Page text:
Brazilian petrochemical firm has developed a brand new kind of packaging that uses pH indicators to detect and change colour with the food’s freshness.
According to America’s National Resources Defence Council, it’s thought consumers in the US alone throw around one billion pounds worth of food away each year, simply due to confusing labels. Many people still don’t know the difference between Best Before or Use By, and are often too scared to eat what is often perfectly healthy food due to the vague nature of labelling. But imagine if the food was wrapped in packaging that analysed the food and altered colour to indicate its health (or spoilage)?
Enter Braskem, a Brazilian petrochemical company who has collaborated with Universities in both Brazil and the US to develop a new packaging that does change colour as food spoils, specifically by detecting pH changes and other elements that suggest the food is turning bad. Research first started back in 2013 with a prototype emerging last year.
Braskem are not the only company attempting to develop intelligent packaging. In the past, a team at the University of Rhode Island came up with heat-sensing UPC codes that could adapt to different colour when the food warmed up, and shortly after researchers in China developed small smart tags that could be attached to packaging and helped customers judge the condition of food.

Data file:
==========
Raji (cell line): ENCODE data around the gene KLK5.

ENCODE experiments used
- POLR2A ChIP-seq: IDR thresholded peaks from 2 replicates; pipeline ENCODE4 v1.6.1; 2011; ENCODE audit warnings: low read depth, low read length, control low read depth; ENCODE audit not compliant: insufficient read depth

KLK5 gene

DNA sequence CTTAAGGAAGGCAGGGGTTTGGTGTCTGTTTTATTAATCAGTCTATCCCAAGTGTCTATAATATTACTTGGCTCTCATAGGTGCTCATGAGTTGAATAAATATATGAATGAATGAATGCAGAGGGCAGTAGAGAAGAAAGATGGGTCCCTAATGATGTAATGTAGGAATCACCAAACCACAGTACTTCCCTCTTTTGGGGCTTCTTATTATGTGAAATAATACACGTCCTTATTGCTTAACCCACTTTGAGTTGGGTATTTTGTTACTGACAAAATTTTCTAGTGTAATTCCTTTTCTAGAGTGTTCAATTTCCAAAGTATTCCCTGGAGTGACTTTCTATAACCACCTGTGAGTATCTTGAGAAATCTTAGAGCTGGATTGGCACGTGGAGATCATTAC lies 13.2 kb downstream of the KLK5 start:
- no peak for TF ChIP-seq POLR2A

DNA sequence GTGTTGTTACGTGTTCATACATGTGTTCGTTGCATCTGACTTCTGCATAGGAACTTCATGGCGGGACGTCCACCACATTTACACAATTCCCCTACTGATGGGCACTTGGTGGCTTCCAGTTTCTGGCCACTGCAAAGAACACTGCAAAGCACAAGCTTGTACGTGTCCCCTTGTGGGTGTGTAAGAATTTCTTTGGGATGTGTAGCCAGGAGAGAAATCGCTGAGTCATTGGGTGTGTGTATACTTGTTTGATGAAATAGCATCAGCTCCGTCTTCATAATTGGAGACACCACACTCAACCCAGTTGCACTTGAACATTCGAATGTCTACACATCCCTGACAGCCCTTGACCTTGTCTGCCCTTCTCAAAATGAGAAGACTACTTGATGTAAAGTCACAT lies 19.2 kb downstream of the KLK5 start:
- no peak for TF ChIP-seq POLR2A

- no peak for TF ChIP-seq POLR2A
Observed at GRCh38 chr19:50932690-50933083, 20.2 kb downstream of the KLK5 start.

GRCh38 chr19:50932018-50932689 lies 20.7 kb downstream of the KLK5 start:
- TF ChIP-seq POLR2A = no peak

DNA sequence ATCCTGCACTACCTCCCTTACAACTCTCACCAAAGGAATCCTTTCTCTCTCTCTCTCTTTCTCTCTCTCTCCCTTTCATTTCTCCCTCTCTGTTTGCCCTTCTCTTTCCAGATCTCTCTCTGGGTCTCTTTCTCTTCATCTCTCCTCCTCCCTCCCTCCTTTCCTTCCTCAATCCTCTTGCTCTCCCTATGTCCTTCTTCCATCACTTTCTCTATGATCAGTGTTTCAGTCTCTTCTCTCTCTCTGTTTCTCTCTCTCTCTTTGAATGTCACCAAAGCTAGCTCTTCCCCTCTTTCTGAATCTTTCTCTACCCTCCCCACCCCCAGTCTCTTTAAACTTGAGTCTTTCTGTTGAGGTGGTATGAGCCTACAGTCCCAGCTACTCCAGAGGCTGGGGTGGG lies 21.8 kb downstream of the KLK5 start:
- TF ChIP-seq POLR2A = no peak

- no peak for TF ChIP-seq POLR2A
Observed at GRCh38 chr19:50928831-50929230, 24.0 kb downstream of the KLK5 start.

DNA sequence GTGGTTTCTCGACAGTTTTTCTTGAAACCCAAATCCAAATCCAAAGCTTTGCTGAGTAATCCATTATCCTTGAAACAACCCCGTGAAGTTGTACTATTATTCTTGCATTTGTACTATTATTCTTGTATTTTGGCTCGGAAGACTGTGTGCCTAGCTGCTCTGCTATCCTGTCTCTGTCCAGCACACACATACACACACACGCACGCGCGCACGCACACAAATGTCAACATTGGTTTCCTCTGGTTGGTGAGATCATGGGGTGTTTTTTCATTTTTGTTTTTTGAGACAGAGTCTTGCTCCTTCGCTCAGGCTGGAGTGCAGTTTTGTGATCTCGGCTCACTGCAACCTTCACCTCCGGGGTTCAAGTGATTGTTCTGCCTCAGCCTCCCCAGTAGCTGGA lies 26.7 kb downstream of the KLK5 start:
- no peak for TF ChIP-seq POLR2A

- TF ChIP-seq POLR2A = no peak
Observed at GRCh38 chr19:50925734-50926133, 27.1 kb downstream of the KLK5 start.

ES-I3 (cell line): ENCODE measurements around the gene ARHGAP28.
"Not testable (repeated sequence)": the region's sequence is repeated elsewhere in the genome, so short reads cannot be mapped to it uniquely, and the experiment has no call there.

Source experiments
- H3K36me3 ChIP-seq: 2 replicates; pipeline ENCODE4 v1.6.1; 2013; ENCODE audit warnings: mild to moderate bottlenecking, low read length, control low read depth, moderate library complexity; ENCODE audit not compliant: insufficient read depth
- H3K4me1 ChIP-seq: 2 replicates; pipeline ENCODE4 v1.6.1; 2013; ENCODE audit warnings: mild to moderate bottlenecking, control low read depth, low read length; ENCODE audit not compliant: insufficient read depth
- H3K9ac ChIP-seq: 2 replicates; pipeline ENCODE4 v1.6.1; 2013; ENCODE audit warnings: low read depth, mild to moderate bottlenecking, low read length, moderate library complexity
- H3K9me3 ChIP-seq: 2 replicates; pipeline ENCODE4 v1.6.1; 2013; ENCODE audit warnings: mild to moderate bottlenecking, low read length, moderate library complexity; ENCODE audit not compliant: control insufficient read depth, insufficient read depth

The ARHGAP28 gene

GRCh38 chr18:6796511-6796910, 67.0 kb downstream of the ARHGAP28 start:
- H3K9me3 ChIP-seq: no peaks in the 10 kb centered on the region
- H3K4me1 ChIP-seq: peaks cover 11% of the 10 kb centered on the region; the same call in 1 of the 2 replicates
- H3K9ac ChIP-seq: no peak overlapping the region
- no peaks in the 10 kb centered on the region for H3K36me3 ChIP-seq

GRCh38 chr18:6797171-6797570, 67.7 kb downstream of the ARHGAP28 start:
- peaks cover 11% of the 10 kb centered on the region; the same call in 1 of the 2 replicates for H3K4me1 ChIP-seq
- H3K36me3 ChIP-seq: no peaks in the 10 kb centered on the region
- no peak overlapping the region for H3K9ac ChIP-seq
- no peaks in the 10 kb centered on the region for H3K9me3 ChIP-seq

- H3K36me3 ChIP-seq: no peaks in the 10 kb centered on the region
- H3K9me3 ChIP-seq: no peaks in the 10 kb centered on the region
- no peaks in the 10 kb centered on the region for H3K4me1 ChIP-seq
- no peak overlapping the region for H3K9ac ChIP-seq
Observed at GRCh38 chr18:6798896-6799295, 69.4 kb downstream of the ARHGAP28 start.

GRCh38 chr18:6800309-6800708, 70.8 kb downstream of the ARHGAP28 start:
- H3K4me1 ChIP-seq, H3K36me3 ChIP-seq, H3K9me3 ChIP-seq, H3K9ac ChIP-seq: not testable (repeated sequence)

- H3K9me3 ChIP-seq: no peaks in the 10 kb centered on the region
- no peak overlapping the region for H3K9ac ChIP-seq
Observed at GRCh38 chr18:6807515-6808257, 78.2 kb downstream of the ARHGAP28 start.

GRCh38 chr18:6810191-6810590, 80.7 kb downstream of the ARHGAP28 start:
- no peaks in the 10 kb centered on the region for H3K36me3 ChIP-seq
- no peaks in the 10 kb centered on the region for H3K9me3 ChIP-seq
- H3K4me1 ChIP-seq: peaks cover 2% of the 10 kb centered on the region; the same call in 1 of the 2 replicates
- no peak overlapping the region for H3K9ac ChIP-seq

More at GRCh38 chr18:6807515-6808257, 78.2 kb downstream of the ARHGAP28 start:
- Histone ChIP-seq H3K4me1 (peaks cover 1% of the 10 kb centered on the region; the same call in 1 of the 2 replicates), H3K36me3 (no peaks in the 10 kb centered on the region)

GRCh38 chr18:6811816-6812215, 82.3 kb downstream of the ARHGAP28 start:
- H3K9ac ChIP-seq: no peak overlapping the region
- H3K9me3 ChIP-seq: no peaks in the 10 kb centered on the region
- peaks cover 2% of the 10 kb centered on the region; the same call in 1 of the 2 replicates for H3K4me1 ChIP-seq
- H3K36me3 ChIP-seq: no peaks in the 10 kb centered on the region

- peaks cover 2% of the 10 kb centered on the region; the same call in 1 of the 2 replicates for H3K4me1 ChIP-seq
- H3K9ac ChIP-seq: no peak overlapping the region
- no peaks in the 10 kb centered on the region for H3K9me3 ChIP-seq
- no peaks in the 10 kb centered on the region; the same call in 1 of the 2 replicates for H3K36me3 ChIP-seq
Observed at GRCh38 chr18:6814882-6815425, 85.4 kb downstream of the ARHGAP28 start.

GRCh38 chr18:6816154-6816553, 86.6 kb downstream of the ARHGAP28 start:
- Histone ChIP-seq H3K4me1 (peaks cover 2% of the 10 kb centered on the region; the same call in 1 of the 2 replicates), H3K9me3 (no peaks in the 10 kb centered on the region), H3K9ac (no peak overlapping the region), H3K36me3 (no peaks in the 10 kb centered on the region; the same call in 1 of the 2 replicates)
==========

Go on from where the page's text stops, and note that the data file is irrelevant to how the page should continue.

This ongoing development still has more to go before it can reach mass production, and the cost of the sensors still isn’t commercially viable in the masses they’d be needed. Detecting food health is something the Changhong H2 spectrometer would almost certainly be handy at. Another packaging initiative we’ve seen recently has been the Lithuanian biodegradable packaging, which could have a huge beneficial impact on the environment. What other innovations could reduce our food waste?